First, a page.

Oregon Shakespeare Festival designer for a half-century says he’s still learning

Richard Hay
Richard Hay

Richard Hay has designed Oregon Shakespeare Festival (OSF) theaters and sets for more than 50 years. In recent OSF seasons, Hay designed “Animal Crackers,” Coconuts” and “Tartuffe,” to name a few. He is currently finishing his design for “Anthony and Cleopatra.” This is the second of a two-part column. The first was published on March 5.

EH: You have designed sets for the entire Shakespeare canon?

RH: Actually I designed the canon twice. There are 36 plays in the canon. Some I have designed several times: Three of “As you Like It,” four of “Hamlet,” and a lot of the popular Shakespeare plays more than twice. I didn’t complete all 36 plays twice until last summer when we did “Richard III.” I had to wait a long time for that.

EH: You’ve also designed interiors for the three theaters here at OSF. What elements do you consider when you design the interior of a theater?

RH: I think that an important thing is the audience/actor relationship. One way of achieving this is having them actually in the same room with each other, which means invariably some kind of thrust stage. A major effort in establishing that relationship is its feeling of closeness: that the audience member feels as close to the actor as possible.
EH: What are your tools?
RH: Pencil and paper. I do not design on the computer. However, we are in a computer age, and the shops require CAD (computer-aided design) drawings for everything. There’s an associate in the scene design studio who converts my pencil drawings to digital drawings. I myself use pencil, paper and paintbrush.
In order to present the design ideas for the first time to a director, it’s usually with what we call a “white model,” no color on it, very small scale. It can be rapidly assembled, cut and pasted with glue, so that you can tear it apart and change it in conversation. After that “white model” conversation, the next stage is to create a model which is four times that big. If that gets approved, I usually paint it, so that it becomes the guide for the painters. This whole process can take months.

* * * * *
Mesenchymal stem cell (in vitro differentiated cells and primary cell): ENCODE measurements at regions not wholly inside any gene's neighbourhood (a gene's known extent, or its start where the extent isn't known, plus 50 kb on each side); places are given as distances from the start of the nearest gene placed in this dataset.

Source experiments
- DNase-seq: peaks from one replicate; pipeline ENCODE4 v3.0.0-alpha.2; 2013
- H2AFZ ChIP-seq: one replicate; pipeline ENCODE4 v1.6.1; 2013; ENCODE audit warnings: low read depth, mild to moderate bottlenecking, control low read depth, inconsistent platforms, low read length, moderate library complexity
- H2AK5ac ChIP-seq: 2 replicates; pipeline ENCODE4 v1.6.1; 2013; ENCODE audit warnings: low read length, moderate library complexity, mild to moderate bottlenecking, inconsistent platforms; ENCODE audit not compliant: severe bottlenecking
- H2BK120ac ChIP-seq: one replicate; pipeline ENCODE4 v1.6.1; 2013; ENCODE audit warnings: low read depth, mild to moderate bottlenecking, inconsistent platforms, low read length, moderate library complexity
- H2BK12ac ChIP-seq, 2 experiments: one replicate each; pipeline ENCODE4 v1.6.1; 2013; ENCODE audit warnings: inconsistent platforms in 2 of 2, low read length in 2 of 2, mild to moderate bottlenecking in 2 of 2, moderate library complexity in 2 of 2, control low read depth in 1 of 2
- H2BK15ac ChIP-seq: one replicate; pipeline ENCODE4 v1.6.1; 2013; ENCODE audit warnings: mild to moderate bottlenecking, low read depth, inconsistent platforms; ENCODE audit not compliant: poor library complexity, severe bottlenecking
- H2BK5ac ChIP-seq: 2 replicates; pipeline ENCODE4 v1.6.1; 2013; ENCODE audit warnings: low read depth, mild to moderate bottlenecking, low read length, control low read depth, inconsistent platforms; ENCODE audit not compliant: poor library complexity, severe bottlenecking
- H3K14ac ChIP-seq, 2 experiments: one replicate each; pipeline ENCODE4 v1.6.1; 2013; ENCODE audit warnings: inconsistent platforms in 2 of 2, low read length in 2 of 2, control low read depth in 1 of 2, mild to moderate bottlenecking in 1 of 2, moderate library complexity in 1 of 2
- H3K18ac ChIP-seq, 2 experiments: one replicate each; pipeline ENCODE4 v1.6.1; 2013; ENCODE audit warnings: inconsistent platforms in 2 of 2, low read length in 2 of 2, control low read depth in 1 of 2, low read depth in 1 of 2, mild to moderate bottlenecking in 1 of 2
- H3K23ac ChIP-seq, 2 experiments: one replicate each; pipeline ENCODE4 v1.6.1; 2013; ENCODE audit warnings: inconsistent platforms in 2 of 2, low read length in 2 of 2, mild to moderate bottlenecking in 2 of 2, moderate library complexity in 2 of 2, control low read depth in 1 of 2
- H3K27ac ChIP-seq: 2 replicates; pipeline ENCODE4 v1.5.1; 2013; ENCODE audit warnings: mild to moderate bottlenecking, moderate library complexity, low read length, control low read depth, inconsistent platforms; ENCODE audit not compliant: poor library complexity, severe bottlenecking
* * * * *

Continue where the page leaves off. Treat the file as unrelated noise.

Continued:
EH: What’s your next project?
RH: Right now, I am working on “Anthony and Cleopatra,” which goes into rehearsal in about a month. I’m just finishing up some drawings for props that we need to build. We have a large stock of furniture, that I will look through, to select what we can recycle into our shows. In “Anthony and Cleopatra,” there are a lot of things that have an Egyptian look to them. I have to design those. It’s a show I’ve done before, but it’s the first time that there is such a strong focus on ancient Egyptian design. I’ve had to do research that I’ve not had to do before.
EH: Why is theater so vital to some of us?
RH: It’s the human story happening in front of you, in flesh and blood, in the same space. I love designing for the theater especially because it’s never the same. Something is always new; it’s always a learning experience. With every production that I work on, I’m faced with having to learn about some aspect of culture, society, the world, that I wouldn’t know about. It’s life-long college class, in a way.
I’ve had a very lucky life in the profession I’ve chosen. I love what I do. I’m so lucky that I’ve been able to do it. I’d like to die with my boots on.

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